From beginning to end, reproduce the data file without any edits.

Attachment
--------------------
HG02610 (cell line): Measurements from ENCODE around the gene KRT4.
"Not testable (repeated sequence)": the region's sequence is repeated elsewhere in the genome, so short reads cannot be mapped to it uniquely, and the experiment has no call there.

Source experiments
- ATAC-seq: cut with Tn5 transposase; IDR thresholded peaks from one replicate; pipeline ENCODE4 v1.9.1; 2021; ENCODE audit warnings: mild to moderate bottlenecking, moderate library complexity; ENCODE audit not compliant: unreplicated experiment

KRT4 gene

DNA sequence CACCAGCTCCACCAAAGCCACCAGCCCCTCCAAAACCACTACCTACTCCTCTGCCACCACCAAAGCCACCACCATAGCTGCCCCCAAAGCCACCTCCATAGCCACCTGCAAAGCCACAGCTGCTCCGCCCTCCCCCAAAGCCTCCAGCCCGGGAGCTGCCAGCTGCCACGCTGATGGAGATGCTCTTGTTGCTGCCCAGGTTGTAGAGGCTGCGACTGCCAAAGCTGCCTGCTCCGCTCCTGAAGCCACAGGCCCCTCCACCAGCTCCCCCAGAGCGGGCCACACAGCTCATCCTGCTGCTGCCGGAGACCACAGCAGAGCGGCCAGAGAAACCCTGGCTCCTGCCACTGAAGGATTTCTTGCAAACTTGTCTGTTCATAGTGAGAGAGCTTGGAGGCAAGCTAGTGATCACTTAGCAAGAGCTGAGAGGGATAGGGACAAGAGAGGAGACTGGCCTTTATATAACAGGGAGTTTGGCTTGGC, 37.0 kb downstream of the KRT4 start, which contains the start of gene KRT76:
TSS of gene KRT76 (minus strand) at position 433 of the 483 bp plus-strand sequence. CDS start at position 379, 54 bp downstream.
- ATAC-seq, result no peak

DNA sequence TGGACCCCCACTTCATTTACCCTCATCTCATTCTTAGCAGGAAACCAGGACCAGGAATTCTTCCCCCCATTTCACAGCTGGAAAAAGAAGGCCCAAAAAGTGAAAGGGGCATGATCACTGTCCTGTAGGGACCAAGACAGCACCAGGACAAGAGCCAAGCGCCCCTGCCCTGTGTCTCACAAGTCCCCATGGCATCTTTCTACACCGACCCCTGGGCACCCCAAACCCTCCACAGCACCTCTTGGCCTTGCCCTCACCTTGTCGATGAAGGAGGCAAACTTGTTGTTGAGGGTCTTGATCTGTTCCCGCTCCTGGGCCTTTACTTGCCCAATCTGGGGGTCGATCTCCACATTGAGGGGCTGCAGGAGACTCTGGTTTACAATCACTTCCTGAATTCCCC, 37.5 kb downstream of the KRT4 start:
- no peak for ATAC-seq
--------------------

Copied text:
HG02610 (cell line): Measurements from ENCODE around the gene KRT4.
"Not testable (repeated sequence)": the region's sequence is repeated elsewhere in the genome, so short reads cannot be mapped to it uniquely, and the experiment has no call there.

Source experiments
- ATAC-seq: cut with Tn5 transposase; IDR thresholded peaks from one replicate; pipeline ENCODE4 v1.9.1; 2021; ENCODE audit warnings: mild to moderate bottlenecking, moderate library complexity; ENCODE audit not compliant: unreplicated experiment

KRT4 gene

DNA sequence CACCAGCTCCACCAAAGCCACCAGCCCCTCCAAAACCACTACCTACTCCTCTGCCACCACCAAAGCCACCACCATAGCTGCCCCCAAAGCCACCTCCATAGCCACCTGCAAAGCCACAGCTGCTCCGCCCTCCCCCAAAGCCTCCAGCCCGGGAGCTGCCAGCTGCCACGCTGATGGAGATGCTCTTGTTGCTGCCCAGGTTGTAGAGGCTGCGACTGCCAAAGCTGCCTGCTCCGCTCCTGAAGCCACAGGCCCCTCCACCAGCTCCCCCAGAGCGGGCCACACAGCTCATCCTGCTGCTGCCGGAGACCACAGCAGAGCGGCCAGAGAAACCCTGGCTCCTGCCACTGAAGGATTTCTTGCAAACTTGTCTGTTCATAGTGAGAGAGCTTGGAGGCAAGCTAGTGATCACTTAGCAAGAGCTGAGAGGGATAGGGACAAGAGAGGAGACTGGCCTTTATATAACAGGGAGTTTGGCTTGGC, 37.0 kb downstream of the KRT4 start, which contains the start of gene KRT76:
TSS of gene KRT76 (minus strand) at position 433 of the 483 bp plus-strand sequence. CDS start at position 379, 54 bp downstream.
- ATAC-seq, result no peak

DNA sequence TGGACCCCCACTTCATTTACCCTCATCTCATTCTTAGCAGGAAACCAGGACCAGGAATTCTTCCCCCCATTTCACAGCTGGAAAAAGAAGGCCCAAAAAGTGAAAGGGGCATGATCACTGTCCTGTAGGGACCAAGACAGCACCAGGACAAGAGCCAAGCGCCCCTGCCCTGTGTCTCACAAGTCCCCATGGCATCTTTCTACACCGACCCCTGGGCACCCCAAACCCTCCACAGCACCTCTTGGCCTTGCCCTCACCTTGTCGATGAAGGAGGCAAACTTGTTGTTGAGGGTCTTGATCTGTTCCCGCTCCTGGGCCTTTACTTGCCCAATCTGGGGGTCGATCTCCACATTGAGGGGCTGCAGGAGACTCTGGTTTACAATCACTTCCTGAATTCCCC, 37.5 kb downstream of the KRT4 start:
- no peak for ATAC-seq